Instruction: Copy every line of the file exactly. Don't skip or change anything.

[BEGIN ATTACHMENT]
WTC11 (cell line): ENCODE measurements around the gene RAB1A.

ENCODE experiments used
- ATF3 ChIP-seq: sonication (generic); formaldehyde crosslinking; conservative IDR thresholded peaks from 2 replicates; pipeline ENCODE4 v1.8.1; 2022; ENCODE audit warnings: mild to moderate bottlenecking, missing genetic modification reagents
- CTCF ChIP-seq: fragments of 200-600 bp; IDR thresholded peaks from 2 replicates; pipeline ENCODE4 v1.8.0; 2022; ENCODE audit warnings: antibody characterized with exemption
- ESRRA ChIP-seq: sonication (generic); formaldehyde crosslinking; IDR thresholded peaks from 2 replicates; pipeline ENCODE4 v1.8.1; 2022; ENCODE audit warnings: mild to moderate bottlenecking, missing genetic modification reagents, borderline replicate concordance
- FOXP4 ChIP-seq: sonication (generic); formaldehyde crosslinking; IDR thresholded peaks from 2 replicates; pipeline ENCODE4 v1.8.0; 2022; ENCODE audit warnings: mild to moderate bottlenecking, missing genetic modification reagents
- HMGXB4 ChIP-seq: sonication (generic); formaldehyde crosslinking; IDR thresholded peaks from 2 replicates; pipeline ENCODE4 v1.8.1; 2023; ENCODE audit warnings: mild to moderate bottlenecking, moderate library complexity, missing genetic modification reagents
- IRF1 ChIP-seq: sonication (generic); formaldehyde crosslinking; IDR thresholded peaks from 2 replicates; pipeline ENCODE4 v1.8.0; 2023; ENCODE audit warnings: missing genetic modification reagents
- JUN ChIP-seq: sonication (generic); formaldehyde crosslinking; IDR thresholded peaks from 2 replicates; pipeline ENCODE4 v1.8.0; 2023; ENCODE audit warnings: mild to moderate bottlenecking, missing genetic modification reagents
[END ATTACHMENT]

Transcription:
WTC11 (cell line): ENCODE measurements around the gene RAB1A.

ENCODE experiments used
- ATF3 ChIP-seq: sonication (generic); formaldehyde crosslinking; conservative IDR thresholded peaks from 2 replicates; pipeline ENCODE4 v1.8.1; 2022; ENCODE audit warnings: mild to moderate bottlenecking, missing genetic modification reagents
- CTCF ChIP-seq: fragments of 200-600 bp; IDR thresholded peaks from 2 replicates; pipeline ENCODE4 v1.8.0; 2022; ENCODE audit warnings: antibody characterized with exemption
- ESRRA ChIP-seq: sonication (generic); formaldehyde crosslinking; IDR thresholded peaks from 2 replicates; pipeline ENCODE4 v1.8.1; 2022; ENCODE audit warnings: mild to moderate bottlenecking, missing genetic modification reagents, borderline replicate concordance
- FOXP4 ChIP-seq: sonication (generic); formaldehyde crosslinking; IDR thresholded peaks from 2 replicates; pipeline ENCODE4 v1.8.0; 2022; ENCODE audit warnings: mild to moderate bottlenecking, missing genetic modification reagents
- HMGXB4 ChIP-seq: sonication (generic); formaldehyde crosslinking; IDR thresholded peaks from 2 replicates; pipeline ENCODE4 v1.8.1; 2023; ENCODE audit warnings: mild to moderate bottlenecking, moderate library complexity, missing genetic modification reagents
- IRF1 ChIP-seq: sonication (generic); formaldehyde crosslinking; IDR thresholded peaks from 2 replicates; pipeline ENCODE4 v1.8.0; 2023; ENCODE audit warnings: missing genetic modification reagents
- JUN ChIP-seq: sonication (generic); formaldehyde crosslinking; IDR thresholded peaks from 2 replicates; pipeline ENCODE4 v1.8.0; 2023; ENCODE audit warnings: mild to moderate bottlenecking, missing genetic modification reagents